The suite includes a variety of Helper apps that don't override the operation of the Thermostat itself, but make it simple to set up rather complex automations (like turn on this fan when the AC goes on, but only if somebody is home, change the thermostat to Home/Away/Sleep when the Location Mode changes, etc.).

For a lot of Hubitat homes, Ecobee Suite makes Ecobee automation work.

Ecobee Suite is free on both the SmartThings and the Hubitat platforms (although I do accept contributions). And I also happily accept both enhancement requests and criticisms..

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But if the cloud is down you still have zero remote control. And summer before last it was down more than it was up. That's a deal breaker for me. I have to have the remote control as I travel for work and don't want to come home to an uncomfortable house if my schedule changes and I want to heat it up/cool it down before the schedule that's been pre-programmed.

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FWIW, avoid the Nexia Platinum 850 at all costs.

Its fine as a Thermostat, but it's a Zwave+ hub itself, and while it joins as a secondary controller (as far as I can tell), Nexia wants $ to make it useful.

Sadly, as a hub, it appears to pass no data back to the network that Hubitat can use...like temperature or system state.

Avoid.

S.

Iโ€™m going to throw my vote in for the Vivint CT-200. Nice, clean design that can run off batteries, or a C-Wire :slight_smile:

Some time back I did a lot of research on Zwave / Zigbee thermostat to use. My particular goal was the use of a remote temperature sensor. I ended up with a ecobee 3 lite for this reason. With the remote sensor averaging it and the main sensor I'm happier than I have ever been.

During my research I found that many of the thermostats have no anticipator or equivalent. Some I've asked the mfg support on how the temp is controlled only some answered.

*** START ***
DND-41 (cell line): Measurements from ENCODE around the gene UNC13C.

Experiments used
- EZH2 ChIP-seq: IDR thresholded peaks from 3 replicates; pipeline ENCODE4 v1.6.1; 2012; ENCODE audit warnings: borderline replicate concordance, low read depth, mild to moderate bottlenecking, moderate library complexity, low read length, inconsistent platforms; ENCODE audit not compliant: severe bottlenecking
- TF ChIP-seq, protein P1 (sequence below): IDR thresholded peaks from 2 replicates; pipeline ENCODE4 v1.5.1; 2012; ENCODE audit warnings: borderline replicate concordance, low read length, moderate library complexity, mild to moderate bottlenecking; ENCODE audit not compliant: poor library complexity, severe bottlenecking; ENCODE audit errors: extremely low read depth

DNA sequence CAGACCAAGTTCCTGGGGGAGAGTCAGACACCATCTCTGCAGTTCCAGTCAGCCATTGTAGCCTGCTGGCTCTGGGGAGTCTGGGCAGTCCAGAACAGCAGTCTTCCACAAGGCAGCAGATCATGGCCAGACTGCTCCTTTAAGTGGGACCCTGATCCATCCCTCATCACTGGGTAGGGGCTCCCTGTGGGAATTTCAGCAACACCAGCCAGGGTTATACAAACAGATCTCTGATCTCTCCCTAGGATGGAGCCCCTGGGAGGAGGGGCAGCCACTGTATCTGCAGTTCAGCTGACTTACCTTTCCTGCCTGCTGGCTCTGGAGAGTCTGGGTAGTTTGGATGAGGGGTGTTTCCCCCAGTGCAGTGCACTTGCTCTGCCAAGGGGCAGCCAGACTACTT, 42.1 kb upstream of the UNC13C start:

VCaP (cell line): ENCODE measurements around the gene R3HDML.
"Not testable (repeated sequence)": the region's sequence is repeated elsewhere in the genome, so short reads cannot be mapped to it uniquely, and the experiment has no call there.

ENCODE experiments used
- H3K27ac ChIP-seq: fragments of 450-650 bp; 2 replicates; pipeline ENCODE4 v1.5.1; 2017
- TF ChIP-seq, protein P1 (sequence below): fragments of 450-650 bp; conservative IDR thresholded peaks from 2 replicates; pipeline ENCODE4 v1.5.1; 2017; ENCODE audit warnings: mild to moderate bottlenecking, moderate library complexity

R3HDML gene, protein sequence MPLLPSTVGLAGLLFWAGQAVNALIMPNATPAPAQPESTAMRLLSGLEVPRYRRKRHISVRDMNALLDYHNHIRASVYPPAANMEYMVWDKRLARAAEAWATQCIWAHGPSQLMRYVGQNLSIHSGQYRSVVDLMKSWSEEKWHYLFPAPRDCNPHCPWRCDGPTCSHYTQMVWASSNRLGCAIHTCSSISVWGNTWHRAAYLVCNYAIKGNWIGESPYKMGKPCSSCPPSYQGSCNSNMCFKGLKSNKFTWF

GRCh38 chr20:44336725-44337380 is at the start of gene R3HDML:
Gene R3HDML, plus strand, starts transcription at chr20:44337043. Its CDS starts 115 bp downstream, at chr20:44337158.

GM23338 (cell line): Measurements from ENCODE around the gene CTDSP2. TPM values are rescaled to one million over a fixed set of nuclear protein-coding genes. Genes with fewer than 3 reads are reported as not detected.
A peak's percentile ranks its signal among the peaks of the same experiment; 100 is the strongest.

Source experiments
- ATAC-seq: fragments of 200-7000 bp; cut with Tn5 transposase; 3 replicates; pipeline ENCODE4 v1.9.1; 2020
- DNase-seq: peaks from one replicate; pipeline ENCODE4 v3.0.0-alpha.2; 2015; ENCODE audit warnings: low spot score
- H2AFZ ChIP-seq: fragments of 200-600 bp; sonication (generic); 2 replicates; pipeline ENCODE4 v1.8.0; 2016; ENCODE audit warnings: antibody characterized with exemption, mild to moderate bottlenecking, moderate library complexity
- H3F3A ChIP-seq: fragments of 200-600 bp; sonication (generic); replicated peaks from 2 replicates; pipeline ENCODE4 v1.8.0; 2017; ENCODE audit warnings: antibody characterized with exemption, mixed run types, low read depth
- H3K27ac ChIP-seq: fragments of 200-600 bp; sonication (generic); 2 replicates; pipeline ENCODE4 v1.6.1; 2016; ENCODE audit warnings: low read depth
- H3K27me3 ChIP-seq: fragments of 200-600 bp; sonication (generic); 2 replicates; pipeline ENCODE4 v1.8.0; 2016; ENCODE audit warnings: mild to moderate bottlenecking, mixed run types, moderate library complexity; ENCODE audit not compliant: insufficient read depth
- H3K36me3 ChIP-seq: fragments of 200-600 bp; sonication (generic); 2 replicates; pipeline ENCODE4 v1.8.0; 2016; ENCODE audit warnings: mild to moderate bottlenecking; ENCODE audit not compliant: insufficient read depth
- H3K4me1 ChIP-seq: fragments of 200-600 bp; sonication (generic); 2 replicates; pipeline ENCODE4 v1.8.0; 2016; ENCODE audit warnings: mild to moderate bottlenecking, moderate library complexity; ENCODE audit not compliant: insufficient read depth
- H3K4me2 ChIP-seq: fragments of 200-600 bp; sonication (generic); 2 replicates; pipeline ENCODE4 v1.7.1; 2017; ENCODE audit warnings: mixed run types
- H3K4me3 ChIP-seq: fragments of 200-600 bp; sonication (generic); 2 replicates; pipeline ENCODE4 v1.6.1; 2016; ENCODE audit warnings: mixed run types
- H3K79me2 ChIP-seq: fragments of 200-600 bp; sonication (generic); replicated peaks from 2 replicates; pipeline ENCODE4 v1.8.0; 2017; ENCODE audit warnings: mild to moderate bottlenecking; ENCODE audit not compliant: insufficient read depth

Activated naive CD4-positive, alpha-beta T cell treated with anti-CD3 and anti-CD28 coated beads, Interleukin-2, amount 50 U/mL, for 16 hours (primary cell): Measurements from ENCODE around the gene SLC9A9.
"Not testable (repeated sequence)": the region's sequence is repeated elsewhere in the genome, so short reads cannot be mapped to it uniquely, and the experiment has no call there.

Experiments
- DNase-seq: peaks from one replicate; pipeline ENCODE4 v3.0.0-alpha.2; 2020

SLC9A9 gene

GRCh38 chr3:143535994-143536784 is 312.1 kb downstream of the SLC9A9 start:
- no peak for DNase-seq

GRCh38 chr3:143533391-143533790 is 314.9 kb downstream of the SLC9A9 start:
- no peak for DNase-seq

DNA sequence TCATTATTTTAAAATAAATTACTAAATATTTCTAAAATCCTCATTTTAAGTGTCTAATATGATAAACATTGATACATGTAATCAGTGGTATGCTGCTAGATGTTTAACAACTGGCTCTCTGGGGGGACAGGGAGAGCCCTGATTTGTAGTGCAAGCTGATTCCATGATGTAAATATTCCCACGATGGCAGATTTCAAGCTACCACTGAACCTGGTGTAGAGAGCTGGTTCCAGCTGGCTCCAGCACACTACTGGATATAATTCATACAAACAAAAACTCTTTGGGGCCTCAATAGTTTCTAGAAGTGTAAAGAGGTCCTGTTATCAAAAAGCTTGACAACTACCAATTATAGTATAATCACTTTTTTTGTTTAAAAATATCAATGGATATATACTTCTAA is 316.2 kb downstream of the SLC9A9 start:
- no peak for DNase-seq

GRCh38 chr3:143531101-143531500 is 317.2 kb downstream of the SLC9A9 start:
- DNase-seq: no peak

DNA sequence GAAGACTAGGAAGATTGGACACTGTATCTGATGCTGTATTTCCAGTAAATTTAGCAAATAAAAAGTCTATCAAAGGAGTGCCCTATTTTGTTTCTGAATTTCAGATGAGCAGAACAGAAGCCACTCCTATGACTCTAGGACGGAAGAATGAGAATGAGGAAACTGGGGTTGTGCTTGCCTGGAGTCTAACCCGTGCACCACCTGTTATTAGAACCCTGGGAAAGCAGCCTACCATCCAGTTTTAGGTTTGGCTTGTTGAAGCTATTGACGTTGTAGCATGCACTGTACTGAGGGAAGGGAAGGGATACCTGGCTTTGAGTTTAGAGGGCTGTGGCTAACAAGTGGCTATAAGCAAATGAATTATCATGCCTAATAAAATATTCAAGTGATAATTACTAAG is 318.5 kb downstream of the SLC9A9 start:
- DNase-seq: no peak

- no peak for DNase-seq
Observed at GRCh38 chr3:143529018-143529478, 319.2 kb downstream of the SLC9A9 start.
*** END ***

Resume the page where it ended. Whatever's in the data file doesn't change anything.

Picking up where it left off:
I have a Pearl thermostat and an Honeywell TH8320ZW1000.

The Honeywell uses a "proportional" control and it works very well. Basically the same as all the non Radio thermostats I've used. It cycles heat 3 or 4 or 5 ( you select) an hour. The "ON" time for each cycle is set by the temperature.

The Pearl uses a "simple" (aka dumb) control. You set a temperature band and the heat follows the temperature. i.e. you set 69 ยฐF with a deadband of 1 degree. Here the heat goes on at 70 and goes off at 68. Far to wide a band for me.

I have an oil boiler and hot water baseboard heat. I asked ZEN how their thermostat controlled temperature. Their response was:

Based upon information you provided it has been determined that the system type is not compatible with the Zen Thermostat. Zen is not compatible with Multi-Zone nor Baseboard systems.

Asked Sinope the same question, they replied:

we are using fixed Cycle (15sec to 30min) with a period depending of the temperature of the room and the required setpoint.

As for connectivity the Pearl and Honeywell have given me no issues many many months. The ecobee is not connected to Hubitat and I rarely use the ecobee website.

As for aesthetic design I think most designers are holdovers from the 50's. I like the Nest the best but won't own one, the ecobee isn't too bad. The Honeywell I have is oversized and ugly! Especially since it uses a CR2032 battery for its RTC, AND they will not let you read the RTC! Being able to read the RTC would be great if I was running my Hubitat off line.

John

Any z-wave or zigbee should work fine.. I still use a ct-101.. If you are like me, thermostat features donโ€™t do much because it is all controlled by my rules... I would actually prefer one that is just a sensor/blank box with no physical control...

I have this one as well. It has been pretty solid. Everything controlled by rules as well. I hardly touch the thermostat itself.